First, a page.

This CREATIV award is partially funded by the Biomolecular Dynamics, Structure and Function and the Networks and Regulation Clusters in the Division of Molecular and Cellular Biosciences in the Directorate for Biological Sciences; the Physics of Living Systems Program in the Division of Physics, the Condensed Matter and Materials Theory Program in the Division of Materials Research, and the Chemistry of Life Processes Program in the Division of Chemistry in the Directorate of Mathematical and Physical Sciences.
The objective of this CREATIV project is to investigate the fundamental question of how intricate protein-based molecular machines can determine cellular-level dynamics for living systems. Specifically, the goal is to create a framework for quantitatively predicting functional consequences of designed changes in protein systems. This project will focus on the decision-making circuitry in Bacillus subtilis as a test case for the thesis that, although biology starts from the molecular scale, it is only at the cellular and multicellular scales that one sees life in action, as a distinct form of matter having goal oriented behavior. This is the level at which evolutionary selective pressures operate. It therefore must be the case that the dynamics at these higher-scales are directly determined by their molecular underpinnings. Exactly how this works has not yet been understood even for simple forms of life such as bacteria. Instead, quantitative systems-biology approaches today remain impoverished of molecular detail and one cannot hope for an understanding of either why things work the way they do, or, often more importantly, how we can intervene at the molecular scale to engineer the system performance. The PIs and their collaborators will apply an integrative approach that combines computational and experimental techniques to bridge this huge gap in our understanding and predictive capability of the quantitative functionality of biological systems. Recent progress on the Bacillus system has for the first time enabled this type of trans-scale approach. At the molecular level, advances in modeling and new ideas utilizing sequence-based data can effectively treat protein-protein interactions and conformational changes associated with chemical function. Cellular-level circuits that govern sporulation and competence have been the subject of much recent interest and there is in place an initial set of ideas regarding the logic implemented therein. Finally, the coupling between each cell's decision-making in overall colony structure is being vigorously studied. This research project is inherently multidisciplinary, combining protein chemistry with signal transduction, combining molecular biology and biophysics with complex pattern-formation physics, and combining non-equilibrium statistical mechanics with synthetic biology. This work is high risk and potentially high pay off. Molecular modelers have stayed away from making predictions as to how specific changes will be manifested at the scale of life, as this was considered to be too hard as compared to explaining in vitro biochemistry data. The results from this project would be transformative, changing how we approach the quantitative analysis of integrated biological systems. It is therefore highly appropriate for the NSF CREATIV program.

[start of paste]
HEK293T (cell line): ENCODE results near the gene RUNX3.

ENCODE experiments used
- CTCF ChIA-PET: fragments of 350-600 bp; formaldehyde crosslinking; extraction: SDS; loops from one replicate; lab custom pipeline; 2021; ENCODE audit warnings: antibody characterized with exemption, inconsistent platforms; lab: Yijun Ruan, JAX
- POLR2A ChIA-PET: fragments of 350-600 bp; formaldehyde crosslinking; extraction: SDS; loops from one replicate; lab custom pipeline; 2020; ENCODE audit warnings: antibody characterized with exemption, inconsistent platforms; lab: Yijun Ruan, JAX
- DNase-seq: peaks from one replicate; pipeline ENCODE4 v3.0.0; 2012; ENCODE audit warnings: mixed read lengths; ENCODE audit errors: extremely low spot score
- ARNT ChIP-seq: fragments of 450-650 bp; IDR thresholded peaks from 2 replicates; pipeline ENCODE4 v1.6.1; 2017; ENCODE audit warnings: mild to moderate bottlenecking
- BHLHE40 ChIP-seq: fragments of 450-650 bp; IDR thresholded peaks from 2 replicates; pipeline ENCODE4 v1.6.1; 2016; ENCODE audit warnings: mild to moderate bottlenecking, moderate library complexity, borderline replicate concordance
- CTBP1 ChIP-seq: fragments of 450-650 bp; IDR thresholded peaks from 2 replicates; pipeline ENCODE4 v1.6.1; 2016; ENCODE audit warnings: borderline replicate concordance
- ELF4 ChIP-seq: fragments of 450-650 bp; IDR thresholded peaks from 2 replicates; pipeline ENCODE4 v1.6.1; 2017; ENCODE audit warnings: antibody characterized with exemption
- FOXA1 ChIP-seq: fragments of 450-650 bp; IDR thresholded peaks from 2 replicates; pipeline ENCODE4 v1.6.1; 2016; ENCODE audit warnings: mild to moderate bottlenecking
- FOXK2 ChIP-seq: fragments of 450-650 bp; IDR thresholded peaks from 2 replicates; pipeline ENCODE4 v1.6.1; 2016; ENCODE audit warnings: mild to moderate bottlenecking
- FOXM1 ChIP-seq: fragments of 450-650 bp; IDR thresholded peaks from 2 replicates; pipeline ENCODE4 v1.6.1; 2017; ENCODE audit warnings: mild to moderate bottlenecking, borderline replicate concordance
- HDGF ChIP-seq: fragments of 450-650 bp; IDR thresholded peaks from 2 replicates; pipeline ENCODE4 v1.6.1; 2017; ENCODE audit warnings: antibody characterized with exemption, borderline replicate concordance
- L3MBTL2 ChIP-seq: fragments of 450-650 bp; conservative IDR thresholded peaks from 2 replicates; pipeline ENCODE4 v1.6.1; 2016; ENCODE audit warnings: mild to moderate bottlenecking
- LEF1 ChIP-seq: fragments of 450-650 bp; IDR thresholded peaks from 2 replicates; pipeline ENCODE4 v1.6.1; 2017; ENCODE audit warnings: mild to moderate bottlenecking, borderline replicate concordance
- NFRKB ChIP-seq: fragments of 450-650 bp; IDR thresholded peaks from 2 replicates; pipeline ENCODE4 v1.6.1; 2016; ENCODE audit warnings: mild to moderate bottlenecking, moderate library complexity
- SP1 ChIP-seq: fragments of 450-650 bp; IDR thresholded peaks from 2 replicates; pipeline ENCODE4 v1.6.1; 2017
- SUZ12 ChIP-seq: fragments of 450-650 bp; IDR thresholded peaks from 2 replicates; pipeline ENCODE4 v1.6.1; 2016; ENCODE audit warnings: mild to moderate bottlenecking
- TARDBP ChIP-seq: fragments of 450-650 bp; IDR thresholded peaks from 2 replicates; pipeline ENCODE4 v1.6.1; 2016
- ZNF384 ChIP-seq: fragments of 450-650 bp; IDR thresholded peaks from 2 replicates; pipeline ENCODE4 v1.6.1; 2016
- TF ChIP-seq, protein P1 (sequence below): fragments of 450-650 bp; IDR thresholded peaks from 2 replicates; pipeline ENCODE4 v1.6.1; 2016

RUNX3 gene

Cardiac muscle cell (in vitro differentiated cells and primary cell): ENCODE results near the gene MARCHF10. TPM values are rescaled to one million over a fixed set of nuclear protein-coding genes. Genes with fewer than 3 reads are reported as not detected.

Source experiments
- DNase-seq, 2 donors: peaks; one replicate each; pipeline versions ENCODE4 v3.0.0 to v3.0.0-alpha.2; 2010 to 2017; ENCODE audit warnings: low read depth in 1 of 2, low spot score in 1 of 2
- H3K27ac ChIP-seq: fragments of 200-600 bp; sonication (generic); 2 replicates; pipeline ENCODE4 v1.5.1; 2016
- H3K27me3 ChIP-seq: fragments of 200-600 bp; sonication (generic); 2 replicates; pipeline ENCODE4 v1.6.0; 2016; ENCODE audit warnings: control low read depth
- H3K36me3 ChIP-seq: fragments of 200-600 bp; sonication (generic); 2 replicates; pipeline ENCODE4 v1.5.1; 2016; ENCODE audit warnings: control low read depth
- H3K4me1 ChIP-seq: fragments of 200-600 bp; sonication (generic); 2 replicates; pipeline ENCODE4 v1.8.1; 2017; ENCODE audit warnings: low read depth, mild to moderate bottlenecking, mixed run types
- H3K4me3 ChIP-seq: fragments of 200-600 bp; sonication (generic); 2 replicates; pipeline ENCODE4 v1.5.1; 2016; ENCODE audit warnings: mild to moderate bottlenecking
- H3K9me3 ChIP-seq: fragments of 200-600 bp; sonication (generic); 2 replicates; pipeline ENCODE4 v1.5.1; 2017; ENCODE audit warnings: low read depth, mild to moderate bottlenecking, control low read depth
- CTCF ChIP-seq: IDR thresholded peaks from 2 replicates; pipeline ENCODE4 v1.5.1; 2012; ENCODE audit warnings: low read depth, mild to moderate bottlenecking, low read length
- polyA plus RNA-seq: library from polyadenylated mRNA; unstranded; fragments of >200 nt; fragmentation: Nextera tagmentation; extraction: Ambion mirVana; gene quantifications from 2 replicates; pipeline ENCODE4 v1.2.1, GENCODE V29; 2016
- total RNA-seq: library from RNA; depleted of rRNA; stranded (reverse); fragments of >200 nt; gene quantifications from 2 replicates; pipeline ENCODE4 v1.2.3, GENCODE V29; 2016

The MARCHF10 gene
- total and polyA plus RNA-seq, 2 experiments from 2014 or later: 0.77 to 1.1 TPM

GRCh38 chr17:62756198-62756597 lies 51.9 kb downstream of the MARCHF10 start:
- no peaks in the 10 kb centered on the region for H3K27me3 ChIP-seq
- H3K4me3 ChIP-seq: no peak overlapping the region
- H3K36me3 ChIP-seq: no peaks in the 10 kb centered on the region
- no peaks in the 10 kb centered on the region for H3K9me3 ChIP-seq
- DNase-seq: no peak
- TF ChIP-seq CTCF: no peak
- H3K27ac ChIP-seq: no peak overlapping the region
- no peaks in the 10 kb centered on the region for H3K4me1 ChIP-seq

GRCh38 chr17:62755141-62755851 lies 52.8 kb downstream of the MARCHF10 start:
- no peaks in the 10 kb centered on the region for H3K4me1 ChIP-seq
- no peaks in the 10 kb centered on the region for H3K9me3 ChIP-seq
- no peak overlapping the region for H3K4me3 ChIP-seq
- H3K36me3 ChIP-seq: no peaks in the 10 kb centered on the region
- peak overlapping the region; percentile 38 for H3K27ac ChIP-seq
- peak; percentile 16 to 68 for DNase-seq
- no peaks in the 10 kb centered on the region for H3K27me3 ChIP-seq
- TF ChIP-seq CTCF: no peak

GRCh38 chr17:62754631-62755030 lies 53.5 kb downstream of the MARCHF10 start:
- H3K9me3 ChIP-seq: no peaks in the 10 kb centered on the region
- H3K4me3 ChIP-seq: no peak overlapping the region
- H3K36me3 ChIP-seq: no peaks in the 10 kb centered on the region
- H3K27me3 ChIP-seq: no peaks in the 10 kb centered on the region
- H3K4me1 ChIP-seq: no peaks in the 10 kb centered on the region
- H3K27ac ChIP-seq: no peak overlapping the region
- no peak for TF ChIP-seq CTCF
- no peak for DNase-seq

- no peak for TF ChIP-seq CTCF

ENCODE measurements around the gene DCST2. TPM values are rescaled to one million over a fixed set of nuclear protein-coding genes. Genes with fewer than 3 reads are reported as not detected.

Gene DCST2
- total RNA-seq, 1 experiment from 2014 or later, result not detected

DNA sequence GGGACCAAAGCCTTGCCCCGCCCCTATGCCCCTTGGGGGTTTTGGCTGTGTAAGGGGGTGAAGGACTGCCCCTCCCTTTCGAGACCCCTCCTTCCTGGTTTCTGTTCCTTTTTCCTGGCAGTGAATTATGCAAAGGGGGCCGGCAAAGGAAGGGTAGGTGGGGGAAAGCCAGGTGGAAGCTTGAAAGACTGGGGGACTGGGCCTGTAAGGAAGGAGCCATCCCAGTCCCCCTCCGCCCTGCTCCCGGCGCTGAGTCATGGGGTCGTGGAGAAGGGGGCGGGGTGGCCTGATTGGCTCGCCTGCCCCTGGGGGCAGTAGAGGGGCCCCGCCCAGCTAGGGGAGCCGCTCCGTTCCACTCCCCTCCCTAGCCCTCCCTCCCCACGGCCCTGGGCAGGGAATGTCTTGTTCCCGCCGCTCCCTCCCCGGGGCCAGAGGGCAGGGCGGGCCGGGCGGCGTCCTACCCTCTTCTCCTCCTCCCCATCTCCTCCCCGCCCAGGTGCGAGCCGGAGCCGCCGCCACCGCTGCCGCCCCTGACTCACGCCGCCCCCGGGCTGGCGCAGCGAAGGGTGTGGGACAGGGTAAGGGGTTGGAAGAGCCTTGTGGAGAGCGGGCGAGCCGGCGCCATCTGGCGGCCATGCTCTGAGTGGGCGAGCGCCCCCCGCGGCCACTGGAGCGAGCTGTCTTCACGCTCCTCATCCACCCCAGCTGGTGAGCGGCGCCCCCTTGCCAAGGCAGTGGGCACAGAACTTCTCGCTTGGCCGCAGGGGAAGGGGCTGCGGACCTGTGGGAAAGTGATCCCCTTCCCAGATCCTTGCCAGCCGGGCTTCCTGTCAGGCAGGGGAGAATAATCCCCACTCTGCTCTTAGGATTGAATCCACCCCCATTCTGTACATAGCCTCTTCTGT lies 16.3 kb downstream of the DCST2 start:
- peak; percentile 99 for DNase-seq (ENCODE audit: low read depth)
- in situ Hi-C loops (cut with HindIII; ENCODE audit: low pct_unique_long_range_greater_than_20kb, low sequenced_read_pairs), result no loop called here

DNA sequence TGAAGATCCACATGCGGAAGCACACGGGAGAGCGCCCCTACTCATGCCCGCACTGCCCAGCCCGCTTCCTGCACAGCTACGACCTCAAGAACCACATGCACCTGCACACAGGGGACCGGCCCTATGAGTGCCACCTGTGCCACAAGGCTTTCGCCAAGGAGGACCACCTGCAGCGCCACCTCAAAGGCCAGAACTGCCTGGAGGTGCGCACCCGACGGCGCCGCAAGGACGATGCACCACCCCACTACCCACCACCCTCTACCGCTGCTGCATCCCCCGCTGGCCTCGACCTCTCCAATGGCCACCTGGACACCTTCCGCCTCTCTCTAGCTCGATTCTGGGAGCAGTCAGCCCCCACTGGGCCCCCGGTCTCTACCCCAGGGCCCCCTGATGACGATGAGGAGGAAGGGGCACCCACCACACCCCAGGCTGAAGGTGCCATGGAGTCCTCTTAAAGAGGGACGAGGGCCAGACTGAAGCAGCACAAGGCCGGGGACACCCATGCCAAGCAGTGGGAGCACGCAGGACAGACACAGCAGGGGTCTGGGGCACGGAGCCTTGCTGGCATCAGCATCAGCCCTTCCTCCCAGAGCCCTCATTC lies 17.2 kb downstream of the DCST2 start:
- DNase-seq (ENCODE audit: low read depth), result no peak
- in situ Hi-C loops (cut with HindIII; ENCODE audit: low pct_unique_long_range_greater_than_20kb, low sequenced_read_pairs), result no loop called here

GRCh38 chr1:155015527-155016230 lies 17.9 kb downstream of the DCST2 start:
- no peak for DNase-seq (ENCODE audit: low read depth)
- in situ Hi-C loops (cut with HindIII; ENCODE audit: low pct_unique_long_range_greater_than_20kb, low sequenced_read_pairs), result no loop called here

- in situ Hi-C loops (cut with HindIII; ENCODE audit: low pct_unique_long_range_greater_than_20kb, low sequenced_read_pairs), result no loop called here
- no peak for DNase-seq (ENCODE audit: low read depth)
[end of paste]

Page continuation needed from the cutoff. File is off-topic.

The basic knowledge generated from this CREATIV project will be crucial for revolutionizing our ability to control biofilms by molecular manipulation. Biofilm control is crucial for bacteria-based environmental remediation and for modern desalination. This project will provide a fertile ground to expose junior scientists to the challenge of cross-disciplinary research, both theoretical and experimental, which explicitly aims to break down the barriers between different subfields. This will lead to a future workforce better able to face the challenges of modern quantitative biology. Finally, bacterial colony structures and their cellular and molecular underpinnings are a fascinating area with which one can draw the public into contact with the ideas of modern science.
PUBLICATIONS PRODUCED AS A RESULT OF THIS RESEARCH
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P Ghosh, J Mondal, E Ben-Jacob, H Levine. "Mechanically-driven phase separation in a growing bacterial colony," Proceedings of the National Academy of Sciences, v.112, 2015, p. E2166.
Ghosh, Pushpita, Ben-Jaco, Eshel & Levine, Herbert. "Modeling cell-death patterning during biofilm formation," Physical Biology, v.10, 2013, p. 066006.
Daniel Schultz, Mingyang Lu, Trevor Stavropoulos, Jose' Onuchic & Eshel Ben-Jacob. "Turning Oscillations Into Opportunities: Lessons from a Bacterial Decision Gate," Scientific Reports, v.3, 2013, p. 1668.
Mingyang Lu, Mohit Kumar Jolly, Ryan Gomoto, Bin Huang, Jose Onuchic & Eshel BenJacob. "Tristability in Cancer-Associated MicroRNA-TF Chimera Toggle Switch," Journal of Physical Chemistry B, v.117, 2013, p. 13164.
Faruck Morcos, Nicholas P. Schafera, Ryan R. Cheng, Josť N. Onuchic, and Peter G. Wolynes. "Coevolutionary information, protein folding landscapes, and the thermodynamics of natural selection," PNAS, v.111, 2014, p. 12408.
Cheng, Ryan R., Morcos, Faruck, Levine, Herbert & Onuchic, Jose N.. "Toward rationally redesigning bacterial two-component signaling systems using coevolutionary information," Proceedings of the National Academy of Sciences USA, v.111, 2014, p. E563.
Ryan R. Cheng, Mohit Raghunathan, Jeffrey K. Noel, & Jose' N. Onuchic. "Constructing sequence-dependent protein models using coevolutionary information," Protein Science, v.25, 2016, p. 111.
Deborah Schwarcz, Herbert Levine, H (Levine, Eshel Ben-Jacob, and Gil Ariel. "Uniform modeling of bacterial colony patterns with varying nutrient and substrate," PHYSICA D-NONLINEAR PHENOMENA, v.316, 2016, p. 91.